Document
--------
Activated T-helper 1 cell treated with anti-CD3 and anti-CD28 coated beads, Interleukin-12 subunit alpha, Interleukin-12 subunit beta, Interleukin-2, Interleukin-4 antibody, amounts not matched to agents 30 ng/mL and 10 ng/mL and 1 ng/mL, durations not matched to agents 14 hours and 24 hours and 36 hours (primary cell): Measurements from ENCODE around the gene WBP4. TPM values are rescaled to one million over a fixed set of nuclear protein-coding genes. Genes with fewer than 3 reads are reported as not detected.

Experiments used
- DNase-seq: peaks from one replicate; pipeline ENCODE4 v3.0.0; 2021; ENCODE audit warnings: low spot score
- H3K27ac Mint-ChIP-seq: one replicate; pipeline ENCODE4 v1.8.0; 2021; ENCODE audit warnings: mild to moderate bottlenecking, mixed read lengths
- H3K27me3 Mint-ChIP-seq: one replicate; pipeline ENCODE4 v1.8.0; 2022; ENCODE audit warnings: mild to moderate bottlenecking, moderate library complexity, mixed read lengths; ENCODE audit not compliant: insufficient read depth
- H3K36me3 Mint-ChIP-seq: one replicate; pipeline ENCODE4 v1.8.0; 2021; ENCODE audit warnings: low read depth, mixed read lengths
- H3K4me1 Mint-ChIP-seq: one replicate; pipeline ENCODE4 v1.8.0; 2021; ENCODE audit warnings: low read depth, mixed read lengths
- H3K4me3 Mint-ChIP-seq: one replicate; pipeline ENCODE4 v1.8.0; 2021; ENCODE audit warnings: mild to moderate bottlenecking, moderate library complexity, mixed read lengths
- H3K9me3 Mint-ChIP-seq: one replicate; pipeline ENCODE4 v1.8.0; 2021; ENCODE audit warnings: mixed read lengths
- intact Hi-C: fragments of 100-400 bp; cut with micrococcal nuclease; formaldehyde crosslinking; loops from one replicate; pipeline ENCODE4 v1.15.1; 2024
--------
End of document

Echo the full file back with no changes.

Activated T-helper 1 cell treated with anti-CD3 and anti-CD28 coated beads, Interleukin-12 subunit alpha, Interleukin-12 subunit beta, Interleukin-2, Interleukin-4 antibody, amounts not matched to agents 30 ng/mL and 10 ng/mL and 1 ng/mL, durations not matched to agents 14 hours and 24 hours and 36 hours (primary cell): Measurements from ENCODE around the gene WBP4. TPM values are rescaled to one million over a fixed set of nuclear protein-coding genes. Genes with fewer than 3 reads are reported as not detected.

Experiments used
- DNase-seq: peaks from one replicate; pipeline ENCODE4 v3.0.0; 2021; ENCODE audit warnings: low spot score
- H3K27ac Mint-ChIP-seq: one replicate; pipeline ENCODE4 v1.8.0; 2021; ENCODE audit warnings: mild to moderate bottlenecking, mixed read lengths
- H3K27me3 Mint-ChIP-seq: one replicate; pipeline ENCODE4 v1.8.0; 2022; ENCODE audit warnings: mild to moderate bottlenecking, moderate library complexity, mixed read lengths; ENCODE audit not compliant: insufficient read depth
- H3K36me3 Mint-ChIP-seq: one replicate; pipeline ENCODE4 v1.8.0; 2021; ENCODE audit warnings: low read depth, mixed read lengths
- H3K4me1 Mint-ChIP-seq: one replicate; pipeline ENCODE4 v1.8.0; 2021; ENCODE audit warnings: low read depth, mixed read lengths
- H3K4me3 Mint-ChIP-seq: one replicate; pipeline ENCODE4 v1.8.0; 2021; ENCODE audit warnings: mild to moderate bottlenecking, moderate library complexity, mixed read lengths
- H3K9me3 Mint-ChIP-seq: one replicate; pipeline ENCODE4 v1.8.0; 2021; ENCODE audit warnings: mixed read lengths
- intact Hi-C: fragments of 100-400 bp; cut with micrococcal nuclease; formaldehyde crosslinking; loops from one replicate; pipeline ENCODE4 v1.15.1; 2024